This ultra modern library is located in the northern part of Medellin, in Colombia. Three massive non symmetric geometric buildings house the community centre, auditorium, and the library. It is part of the government’s social master plan program to give equal economic and social opportunities to the population.
The 11,500 square foot project was completed in 2007, out of brick and stucco structures. For library’s architect, Giancarlo Mazzanti, the major premise was to design interiors that could “decontextualize the individual from the poverty that is experienced in the outside.”
18. Stuttgart City Library, Germany
Marvellously designed by a Korean architect Eun Young Yi, and built for over $100 million, Stadtbibliothek in Stuttgart officially started in October 2011.
The heart and core of the library follows the design of the ancient pantheon. The gallery hall is a five-story space, in a form of a square and surrounded by shelves of books.
The interesting thing is that the word “library” is displayed in four languages (German, English, Arabic, and Korean) on the outside walls.
19. Vennesla Library and Culture House, Norway
Vennesla Bibliotek og Kulturhus is a new a public library for inhabitants of Vennesla municipality. The building was designed by architects from Helen & Hard and officially started in late 2011.
Located in the city centre, with café, open meeting places, and a small scene, the building combines a library and house of culture.
20. Black Diamond Library, Denmark
Black Diamond is an extension to the Royal Danish Library in Copenhagen. Its quasi-official nickname is a reference to its polished black granite cladding and irregular angles.
Designed by a Danish architect Schmidt Hammer Lassen, Black Diamond was opened in 1999. The facilities include a 600-seat auditorium, the Queen’s Hall, used for concerts, literary events, theatrical performances and conferences.
21. Utrecht University Library, The Netherlands
Opened in 2004, the library building is a new addition to Utrecht University campus.
Designers from Wiel Arets were putting a lot of attention to build a place where students and visitors could spend time in an open and interactive space while concentrating on the private reading.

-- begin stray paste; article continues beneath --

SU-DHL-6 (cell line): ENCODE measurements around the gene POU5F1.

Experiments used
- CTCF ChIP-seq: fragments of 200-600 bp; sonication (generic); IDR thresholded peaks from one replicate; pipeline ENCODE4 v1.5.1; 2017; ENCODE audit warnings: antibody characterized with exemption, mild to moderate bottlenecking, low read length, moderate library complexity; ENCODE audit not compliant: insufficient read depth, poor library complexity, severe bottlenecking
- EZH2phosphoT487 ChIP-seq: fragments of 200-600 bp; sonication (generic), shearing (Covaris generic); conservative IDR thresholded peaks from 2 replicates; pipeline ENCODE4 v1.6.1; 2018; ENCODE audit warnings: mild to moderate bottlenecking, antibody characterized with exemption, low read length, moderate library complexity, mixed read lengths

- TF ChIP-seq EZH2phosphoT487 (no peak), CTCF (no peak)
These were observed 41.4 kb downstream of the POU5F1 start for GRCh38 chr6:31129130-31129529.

22. Yale University Beinecke Rare Book Library, United States
The building was designed by architect Gordon Bunshaft, and is considered one of the world’s largest libraries devoted entirely to rare books and manuscripts.
In total, the library presently holds 500,000 volumes and several million manuscripts. When visitors first enter the building they see a large glass tower that is the central core of the building. The mezzanine level lets people rotate around the glass tower which holds 180,000 volumes.
23. São Paulo Library, Brazil
Inaugurated in January 2010, the library, designed by Aflalo and Gasperini, has 4,257 square meters, and stores more than 30,000 items. The new institution is the central hub of 961 libraries in São Paulo region.
The library is located on the site that was formerly taken by a prison. Now it’s a place of freedom to explore knowledge, ideas, and books.
24. Surry Hills Library and Community Centre, Australia
The existing Surry Hills Library opened in 2009. This flagship City of Sydney building spans 4 floors and, besides the library, it also houses a community center and child care center.
Surry Hills Library specializes in fashion and design titles, as well as having a significant lesbian, gay, bisexual and transgender collection.
25. Nam June Paik Library, South Korea
Located on the first floor of Nam June Paik Art Center, this ultra-modern public library was designed by Nahyun Hwang and David Eugin Moon as a multi-functional spatial device, which redefines the relationship between library users and information.
In contrast to the conventional library, Nam June Paik Library aims to promote “non-linear and random access to information, and its production beyond the prescribed consumption.” Through spontaneous expression and juxtaposition of ideas, the consumer of information becomes the producer, and the static contents of the library turn dynamic.
• • •